(9 Aug '00)
The city of the Peacock
Sthala Puranas of Bharat
One of the most famous temples in Chennai is the Kapaleswarar Temple1, located in an area that is today referred to as Mylapore. In fact, Mylapore is an Anglicized form of “Mayilapur,” which literally means “City of the Peacock.”2
In the Puranas, Lord Shiva is the guru of his divine consort, Parvati Devi. The legend says that once when Shiva was imparting wisdom to Goddess Parvati, she became distracted by a beautiful peacock. Shiva then cursed her to take birth as a peahen, telling her that he would join her after she worshipped him in the form of a Shiva Lingam3under a Punnai tree. After many years of searching, the peahen finally found such a Shiva Lingam in Mylapore (Southern Chennai). She then worshipped her Lord in this form, offering him flowers that she carried in her beak. Fulfilling his promise, the Lord then appeared Parvati and reunited with her.
The story shows how when we become enamored with the objects of this world (the peacock) and forget their divine essence (Shiva), we remove our self, as it were, from God. But as soon as we remember the divinity inherent in the world and its objects, we are immediately reunited with the Supreme.
There is another story associated with this temple, this one involving the Shaivite Saint Tiru Jnanasambandar Nayanar4.
The story goes that one day a girl by the name of Poompavai was gathering flowers in a garden for the daily worship when she was bitten by a poisonous snake and died. Her father, a merchant named Shivanesan Chettiar, had deep faith in Tiru Jnanasambandar.
After her cremation, Shivanesan Chettiar placed his daughter’s ashes in a pot with the firm conviction that the saint would resurrect her when he came to through the area in the near future. Indeed, when Tiru Jnanasambandar to the Kapaleswarar Temple, Shivanesan Chettiar approached him with his daughter’s ashes. Hearing the man’s sad tale, Tiru Jnanasambandar heart overflowed with compassion. He then broke out in a spontaneous 10-versed hymn in praise of Shiva in the form of Kapaleswarar5. When he reached the final verse, Poompavai emerged from the pot alive and well.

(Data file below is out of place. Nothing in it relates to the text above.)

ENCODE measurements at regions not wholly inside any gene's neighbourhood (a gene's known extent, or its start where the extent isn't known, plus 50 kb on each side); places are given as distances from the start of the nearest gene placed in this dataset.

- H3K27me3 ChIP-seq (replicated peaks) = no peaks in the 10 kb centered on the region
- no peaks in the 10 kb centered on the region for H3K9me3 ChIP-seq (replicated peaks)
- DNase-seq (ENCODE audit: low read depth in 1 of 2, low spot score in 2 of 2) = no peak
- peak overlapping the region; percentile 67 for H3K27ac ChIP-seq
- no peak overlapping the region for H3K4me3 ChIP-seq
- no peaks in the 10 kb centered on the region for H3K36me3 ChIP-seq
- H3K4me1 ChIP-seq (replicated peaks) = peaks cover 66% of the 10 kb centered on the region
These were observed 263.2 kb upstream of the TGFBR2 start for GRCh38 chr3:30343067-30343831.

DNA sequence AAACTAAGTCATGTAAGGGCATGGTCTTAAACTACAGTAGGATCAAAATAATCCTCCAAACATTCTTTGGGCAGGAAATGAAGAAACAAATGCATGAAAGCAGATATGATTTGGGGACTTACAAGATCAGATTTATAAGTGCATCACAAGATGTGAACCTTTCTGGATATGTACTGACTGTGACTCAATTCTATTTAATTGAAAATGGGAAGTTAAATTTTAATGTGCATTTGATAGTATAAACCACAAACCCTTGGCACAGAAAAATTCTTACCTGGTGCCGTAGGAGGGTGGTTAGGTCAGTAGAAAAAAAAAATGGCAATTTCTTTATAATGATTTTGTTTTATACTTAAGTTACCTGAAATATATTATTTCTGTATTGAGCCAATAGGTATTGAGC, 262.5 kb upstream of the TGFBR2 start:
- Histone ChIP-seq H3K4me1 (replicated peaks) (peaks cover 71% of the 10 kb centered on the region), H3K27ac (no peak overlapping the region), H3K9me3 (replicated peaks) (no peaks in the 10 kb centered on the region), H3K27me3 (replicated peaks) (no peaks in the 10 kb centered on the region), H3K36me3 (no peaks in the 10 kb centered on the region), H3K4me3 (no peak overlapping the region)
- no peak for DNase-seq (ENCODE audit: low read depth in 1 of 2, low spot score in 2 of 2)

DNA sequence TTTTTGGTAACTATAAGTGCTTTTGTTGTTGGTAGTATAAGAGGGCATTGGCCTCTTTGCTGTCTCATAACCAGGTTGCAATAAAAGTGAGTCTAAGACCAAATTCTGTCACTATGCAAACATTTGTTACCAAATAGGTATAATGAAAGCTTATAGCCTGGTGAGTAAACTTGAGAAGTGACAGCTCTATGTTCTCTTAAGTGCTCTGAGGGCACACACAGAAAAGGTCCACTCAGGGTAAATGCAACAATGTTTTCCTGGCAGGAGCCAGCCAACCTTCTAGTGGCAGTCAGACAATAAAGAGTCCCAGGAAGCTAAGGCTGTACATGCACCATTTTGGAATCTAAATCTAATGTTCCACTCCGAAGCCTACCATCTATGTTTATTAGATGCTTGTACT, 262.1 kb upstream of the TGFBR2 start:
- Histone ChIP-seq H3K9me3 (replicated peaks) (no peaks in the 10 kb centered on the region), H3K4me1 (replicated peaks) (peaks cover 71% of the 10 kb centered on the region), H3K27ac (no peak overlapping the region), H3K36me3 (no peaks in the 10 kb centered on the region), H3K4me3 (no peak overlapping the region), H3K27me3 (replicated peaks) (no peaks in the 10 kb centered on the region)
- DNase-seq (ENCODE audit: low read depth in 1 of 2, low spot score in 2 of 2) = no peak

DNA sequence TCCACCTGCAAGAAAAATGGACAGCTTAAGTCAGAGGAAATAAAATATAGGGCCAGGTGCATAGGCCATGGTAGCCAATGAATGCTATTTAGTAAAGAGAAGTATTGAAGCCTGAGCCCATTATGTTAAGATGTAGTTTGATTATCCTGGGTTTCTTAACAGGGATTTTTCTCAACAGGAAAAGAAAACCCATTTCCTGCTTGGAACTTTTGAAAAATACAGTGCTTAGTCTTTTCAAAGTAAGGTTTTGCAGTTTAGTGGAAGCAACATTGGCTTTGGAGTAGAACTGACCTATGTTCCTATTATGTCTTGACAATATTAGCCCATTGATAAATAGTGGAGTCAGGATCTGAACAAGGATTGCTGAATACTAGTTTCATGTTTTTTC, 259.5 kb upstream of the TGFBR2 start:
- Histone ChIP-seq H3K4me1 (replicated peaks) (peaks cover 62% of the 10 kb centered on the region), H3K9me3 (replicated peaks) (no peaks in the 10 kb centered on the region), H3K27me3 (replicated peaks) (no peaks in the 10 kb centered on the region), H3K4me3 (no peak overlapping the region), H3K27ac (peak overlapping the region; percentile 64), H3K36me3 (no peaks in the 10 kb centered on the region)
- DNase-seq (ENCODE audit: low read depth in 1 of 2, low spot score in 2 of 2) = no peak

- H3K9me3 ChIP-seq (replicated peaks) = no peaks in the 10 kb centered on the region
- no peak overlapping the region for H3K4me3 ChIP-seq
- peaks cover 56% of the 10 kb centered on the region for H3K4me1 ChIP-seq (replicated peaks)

Tiru Jnanasambandar did not cast even a glance at Poompavai, the beautiful young lady he had brought back to life. Instead, he attributed the miracle to the grace of Lord Shiva, claiming no responsibility of his own. Shivanesan Chettiar offered Poompavai’s hand in marriage to the saint, but he gently declined and continued on his pilgrimage.
It is also said the Sri Rama stopped at the Kapaleswarar Temple on his way back from Lanka.
1 Kapaleswarar (kapala + iswara) literally means “The Lord with the skull-bowl.” Here, Shiva is depicted standing with an ascetic’s bowl in the form of a skull in his hand. The skull is supposed that of the fifth head of Lord Brahma. Shiva is said to have plucked off Brahma’s fifth head after feeling him to be arrogant. Brahma represents the creation principle, and Shiva represents destruction. The story symbolizes how everything that is created must one day be destroyed. Furthermore, Shiva’s kapalam represents how the universe at end of a cosmic cycle is resolved into seed form. Then, from this kapalam, eventually springs forth the next creation.
2 In Brahmanda Purana, circa 3000 BC, Mylapore is mentioned as “Mayurapuri.”
3 An obelisk-shaped abstract representation of Lord Shiva.
4 Tiru Jnanasambandar was on of the primary four of the 63 Nayanars, the Shaivite saints of Tamil Nadu. He is said to have lived around 650 CE.
5 The Poompaavai Patikam is still available today.